And so on. This is a FEELINGSDUMP response, and it sounds to me like LW’s feelings never actually get addressed at all. I agree with the idea of making constructive suggestions about what you want partner to do – but I’d also take this as a possible red flag. Does partner regularly stampede over your feelings or demand attention when you’re feeling down, or is it just this particular stressor? (If it’s just this, maybe you guys could take turns addressing your feelings about the situation, or maybe each seek a neutral third party (a counselor, maybe?) to vent to, so nobody has to play Brave Martyr Carrying On Through This Difficult Situation Without Complaint or throw on a hair shirt and engage in self-flagellation.) if it’s not just this situation, though, please treat either Your Feelings Are Less Important Than Mine (aka enough about you, let’s talk about ME) or You Shouldn’t Have These Inconvenient Feelings At All, Stop Bringing Them Up (also they make me feel bad which makes you bad) as giant red flags.

    1. I have to say, though … it sounds like LW has already told her partner multiple times that she is feeling stressed out because he’s home all the time right now. I think there’s a limited number of times it’s reasonable for her to get to say, again, “I’m stressed because you’re home, even though I know you have to be, and I want you to acknowledge that,” purely as venting. I am all for her asking for specific changes that would actually help her spend more time alone, like his going out for a while, or her going out for a while, or their agreeing to inhabit separate rooms for a while.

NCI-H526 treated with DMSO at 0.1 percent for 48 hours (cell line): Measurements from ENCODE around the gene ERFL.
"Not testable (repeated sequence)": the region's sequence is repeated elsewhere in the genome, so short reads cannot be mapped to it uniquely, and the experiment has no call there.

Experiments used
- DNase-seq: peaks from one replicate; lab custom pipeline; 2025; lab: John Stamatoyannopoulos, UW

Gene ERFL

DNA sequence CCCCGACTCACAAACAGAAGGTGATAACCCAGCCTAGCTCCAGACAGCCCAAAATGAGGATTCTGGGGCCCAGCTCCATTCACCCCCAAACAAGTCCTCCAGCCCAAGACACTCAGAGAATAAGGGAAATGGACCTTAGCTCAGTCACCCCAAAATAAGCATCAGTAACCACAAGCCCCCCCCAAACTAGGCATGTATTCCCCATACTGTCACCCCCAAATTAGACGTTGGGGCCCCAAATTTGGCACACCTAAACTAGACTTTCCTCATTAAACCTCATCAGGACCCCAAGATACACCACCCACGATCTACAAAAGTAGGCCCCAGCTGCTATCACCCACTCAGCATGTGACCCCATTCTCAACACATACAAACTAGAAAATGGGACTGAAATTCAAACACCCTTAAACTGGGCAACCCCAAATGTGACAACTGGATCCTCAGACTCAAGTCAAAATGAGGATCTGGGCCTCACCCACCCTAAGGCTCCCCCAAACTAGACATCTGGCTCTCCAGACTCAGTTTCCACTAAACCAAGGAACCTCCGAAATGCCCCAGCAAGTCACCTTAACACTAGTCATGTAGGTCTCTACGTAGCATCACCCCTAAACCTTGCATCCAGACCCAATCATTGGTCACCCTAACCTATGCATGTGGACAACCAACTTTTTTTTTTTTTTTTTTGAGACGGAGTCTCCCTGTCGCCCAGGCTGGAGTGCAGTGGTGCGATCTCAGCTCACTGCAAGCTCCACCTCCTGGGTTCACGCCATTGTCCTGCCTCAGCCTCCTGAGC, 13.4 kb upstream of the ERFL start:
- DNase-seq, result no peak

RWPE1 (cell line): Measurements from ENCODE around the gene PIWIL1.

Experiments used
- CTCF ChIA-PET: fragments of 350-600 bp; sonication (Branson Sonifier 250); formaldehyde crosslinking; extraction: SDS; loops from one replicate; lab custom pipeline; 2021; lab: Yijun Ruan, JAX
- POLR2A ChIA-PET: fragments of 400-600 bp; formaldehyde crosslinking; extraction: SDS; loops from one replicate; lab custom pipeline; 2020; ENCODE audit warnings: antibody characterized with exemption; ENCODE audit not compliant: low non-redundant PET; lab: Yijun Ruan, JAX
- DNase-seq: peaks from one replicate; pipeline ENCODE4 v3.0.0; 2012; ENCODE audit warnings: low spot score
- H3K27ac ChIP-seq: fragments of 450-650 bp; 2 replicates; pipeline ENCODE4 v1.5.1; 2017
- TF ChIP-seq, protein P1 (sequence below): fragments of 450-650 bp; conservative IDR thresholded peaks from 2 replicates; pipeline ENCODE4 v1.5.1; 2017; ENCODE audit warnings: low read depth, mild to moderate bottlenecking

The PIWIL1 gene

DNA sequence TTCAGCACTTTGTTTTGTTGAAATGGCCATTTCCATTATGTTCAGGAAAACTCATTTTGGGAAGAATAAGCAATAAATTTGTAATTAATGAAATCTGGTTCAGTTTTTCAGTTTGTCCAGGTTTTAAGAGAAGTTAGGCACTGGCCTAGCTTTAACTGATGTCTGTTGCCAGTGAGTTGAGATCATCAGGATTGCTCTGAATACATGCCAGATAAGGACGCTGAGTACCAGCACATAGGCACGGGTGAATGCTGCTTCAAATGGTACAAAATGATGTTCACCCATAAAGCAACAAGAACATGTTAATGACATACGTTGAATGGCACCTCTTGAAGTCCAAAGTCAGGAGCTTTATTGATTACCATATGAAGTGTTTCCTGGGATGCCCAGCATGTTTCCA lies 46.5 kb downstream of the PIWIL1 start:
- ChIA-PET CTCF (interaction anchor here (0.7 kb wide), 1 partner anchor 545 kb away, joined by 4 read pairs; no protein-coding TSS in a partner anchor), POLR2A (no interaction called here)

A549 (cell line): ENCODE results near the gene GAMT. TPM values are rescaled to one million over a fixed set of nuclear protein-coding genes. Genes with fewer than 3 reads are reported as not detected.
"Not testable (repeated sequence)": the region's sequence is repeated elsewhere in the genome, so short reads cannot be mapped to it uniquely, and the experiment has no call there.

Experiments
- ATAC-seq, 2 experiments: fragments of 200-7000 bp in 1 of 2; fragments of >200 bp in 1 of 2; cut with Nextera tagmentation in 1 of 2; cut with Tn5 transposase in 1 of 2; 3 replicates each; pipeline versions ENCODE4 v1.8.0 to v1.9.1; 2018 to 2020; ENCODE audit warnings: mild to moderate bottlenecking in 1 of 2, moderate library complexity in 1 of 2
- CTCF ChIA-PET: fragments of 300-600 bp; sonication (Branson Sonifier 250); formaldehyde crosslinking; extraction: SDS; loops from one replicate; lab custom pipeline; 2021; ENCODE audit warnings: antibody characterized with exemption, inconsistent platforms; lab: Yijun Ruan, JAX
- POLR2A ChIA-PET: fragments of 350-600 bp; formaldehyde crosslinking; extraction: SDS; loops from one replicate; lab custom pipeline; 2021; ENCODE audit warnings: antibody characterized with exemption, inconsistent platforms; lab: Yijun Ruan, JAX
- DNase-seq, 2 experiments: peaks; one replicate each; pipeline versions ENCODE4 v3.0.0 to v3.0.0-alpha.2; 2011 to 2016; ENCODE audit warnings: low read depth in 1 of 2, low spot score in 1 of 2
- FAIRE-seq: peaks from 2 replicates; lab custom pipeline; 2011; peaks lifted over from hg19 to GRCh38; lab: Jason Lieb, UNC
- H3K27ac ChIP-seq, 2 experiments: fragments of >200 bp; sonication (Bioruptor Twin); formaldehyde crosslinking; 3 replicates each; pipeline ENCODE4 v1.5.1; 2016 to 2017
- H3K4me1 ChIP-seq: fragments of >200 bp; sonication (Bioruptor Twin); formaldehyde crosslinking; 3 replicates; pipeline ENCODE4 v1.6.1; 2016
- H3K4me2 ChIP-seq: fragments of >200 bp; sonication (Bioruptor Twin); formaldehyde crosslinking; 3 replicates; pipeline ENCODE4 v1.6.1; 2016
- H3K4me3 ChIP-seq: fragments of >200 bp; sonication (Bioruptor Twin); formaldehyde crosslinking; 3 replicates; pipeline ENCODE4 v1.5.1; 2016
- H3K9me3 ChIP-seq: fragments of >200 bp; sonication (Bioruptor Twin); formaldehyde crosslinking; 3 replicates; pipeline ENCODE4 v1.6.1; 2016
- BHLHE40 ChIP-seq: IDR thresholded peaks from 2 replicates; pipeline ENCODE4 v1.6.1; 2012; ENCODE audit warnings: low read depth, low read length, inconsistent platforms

But I see why her partner finds it hard to keep hearing “I don’t like it that you’re home so much” when being home so much isn’t his choice. And I’m not sure that getting to repeatedly “check in” about her feelings, if her feelings are “I’m still stressed about the fact that you’re still here,” is really a fair expectation for her to place on her partner. Once he knows how she basically feels about the situation, unless she’s making an actual request, I think it might be really helpful for her to find someone else to vent to about “it’s driving me crazy that he’s still here,” rather than repeatedly having that conversation with her partner.